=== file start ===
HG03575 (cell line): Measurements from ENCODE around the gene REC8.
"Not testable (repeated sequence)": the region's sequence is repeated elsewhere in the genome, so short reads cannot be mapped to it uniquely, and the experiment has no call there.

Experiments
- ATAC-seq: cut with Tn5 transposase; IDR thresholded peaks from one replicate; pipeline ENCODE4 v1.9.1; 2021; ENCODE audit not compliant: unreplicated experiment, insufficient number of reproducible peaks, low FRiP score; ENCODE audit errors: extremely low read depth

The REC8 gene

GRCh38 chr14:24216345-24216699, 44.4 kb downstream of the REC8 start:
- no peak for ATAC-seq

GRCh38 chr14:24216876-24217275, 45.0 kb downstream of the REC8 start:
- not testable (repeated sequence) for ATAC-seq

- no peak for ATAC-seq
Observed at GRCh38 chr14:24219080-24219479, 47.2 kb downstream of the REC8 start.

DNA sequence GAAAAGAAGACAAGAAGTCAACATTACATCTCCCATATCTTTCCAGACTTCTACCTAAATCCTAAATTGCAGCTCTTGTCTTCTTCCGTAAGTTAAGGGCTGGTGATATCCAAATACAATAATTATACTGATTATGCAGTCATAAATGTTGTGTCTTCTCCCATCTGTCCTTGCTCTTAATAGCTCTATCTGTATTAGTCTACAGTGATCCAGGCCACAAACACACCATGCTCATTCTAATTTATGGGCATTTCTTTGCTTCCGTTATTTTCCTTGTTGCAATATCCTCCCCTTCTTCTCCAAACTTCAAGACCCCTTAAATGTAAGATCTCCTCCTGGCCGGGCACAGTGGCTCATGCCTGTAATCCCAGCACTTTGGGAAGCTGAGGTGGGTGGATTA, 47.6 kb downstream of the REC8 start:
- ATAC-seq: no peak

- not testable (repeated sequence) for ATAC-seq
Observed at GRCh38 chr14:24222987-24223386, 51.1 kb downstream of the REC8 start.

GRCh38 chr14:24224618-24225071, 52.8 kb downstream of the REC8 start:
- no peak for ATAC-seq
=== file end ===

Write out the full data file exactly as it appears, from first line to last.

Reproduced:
HG03575 (cell line): Measurements from ENCODE around the gene REC8.
"Not testable (repeated sequence)": the region's sequence is repeated elsewhere in the genome, so short reads cannot be mapped to it uniquely, and the experiment has no call there.

Experiments
- ATAC-seq: cut with Tn5 transposase; IDR thresholded peaks from one replicate; pipeline ENCODE4 v1.9.1; 2021; ENCODE audit not compliant: unreplicated experiment, insufficient number of reproducible peaks, low FRiP score; ENCODE audit errors: extremely low read depth

The REC8 gene

GRCh38 chr14:24216345-24216699, 44.4 kb downstream of the REC8 start:
- no peak for ATAC-seq

GRCh38 chr14:24216876-24217275, 45.0 kb downstream of the REC8 start:
- not testable (repeated sequence) for ATAC-seq

- no peak for ATAC-seq
Observed at GRCh38 chr14:24219080-24219479, 47.2 kb downstream of the REC8 start.

DNA sequence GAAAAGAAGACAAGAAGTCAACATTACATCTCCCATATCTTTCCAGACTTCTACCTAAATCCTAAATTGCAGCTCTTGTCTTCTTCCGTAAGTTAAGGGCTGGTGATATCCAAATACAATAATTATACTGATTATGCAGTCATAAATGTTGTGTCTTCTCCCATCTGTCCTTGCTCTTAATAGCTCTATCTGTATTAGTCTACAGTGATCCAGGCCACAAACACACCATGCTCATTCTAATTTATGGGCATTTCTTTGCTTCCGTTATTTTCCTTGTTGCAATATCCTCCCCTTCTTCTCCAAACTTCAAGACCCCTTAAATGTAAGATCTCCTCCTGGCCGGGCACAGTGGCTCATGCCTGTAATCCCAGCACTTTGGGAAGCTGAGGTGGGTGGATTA, 47.6 kb downstream of the REC8 start:
- ATAC-seq: no peak

- not testable (repeated sequence) for ATAC-seq
Observed at GRCh38 chr14:24222987-24223386, 51.1 kb downstream of the REC8 start.

GRCh38 chr14:24224618-24225071, 52.8 kb downstream of the REC8 start:
- no peak for ATAC-seq